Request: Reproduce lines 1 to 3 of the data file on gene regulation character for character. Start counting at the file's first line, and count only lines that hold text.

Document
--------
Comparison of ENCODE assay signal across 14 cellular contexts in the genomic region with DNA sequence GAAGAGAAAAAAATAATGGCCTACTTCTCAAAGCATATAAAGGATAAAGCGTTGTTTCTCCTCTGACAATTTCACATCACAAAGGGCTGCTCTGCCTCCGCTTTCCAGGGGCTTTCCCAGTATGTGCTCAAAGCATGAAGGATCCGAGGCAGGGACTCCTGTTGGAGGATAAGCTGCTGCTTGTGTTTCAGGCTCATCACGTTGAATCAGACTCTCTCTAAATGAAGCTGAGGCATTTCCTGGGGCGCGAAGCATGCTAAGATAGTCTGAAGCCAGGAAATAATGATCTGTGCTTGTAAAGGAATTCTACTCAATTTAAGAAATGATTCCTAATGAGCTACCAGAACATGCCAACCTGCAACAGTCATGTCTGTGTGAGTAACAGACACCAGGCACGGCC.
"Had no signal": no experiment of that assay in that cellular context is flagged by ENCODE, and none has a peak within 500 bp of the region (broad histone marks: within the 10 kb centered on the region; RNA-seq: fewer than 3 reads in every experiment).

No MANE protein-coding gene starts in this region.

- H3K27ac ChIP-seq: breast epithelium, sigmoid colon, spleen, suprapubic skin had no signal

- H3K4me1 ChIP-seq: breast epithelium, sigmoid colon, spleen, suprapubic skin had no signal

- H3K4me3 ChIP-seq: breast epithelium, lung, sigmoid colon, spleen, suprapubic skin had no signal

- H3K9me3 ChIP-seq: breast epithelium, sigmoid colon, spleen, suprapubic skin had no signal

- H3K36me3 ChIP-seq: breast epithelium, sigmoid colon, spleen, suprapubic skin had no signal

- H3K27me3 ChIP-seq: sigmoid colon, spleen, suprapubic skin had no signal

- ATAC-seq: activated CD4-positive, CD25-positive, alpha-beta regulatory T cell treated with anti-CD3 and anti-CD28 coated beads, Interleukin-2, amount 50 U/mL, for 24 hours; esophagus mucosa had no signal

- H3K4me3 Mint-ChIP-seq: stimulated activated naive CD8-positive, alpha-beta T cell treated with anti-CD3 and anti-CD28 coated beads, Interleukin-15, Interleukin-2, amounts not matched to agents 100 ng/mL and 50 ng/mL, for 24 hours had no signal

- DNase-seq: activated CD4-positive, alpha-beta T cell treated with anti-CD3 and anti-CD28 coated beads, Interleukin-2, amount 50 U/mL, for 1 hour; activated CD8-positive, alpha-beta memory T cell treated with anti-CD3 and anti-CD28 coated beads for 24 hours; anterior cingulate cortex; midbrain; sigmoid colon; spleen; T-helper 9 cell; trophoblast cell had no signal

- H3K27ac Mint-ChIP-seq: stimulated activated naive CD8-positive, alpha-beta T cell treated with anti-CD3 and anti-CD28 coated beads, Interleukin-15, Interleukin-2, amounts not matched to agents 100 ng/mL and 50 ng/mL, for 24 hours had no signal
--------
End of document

Comparison of ENCODE assay signal across 14 cellular contexts in the genomic region with DNA sequence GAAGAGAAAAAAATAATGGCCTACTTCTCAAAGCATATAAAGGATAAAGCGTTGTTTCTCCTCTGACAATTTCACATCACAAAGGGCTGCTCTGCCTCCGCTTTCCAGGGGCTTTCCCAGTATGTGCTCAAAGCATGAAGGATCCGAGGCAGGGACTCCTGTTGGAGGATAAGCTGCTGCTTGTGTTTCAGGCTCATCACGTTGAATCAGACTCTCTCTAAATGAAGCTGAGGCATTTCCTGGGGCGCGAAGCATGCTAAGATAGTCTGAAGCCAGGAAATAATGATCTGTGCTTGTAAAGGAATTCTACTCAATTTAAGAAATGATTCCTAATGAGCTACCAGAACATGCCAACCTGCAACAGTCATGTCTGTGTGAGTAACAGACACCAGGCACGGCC.
"Had no signal": no experiment of that assay in that cellular context is flagged by ENCODE, and none has a peak within 500 bp of the region (broad histone marks: within the 10 kb centered on the region; RNA-seq: fewer than 3 reads in every experiment).

No MANE protein-coding gene starts in this region.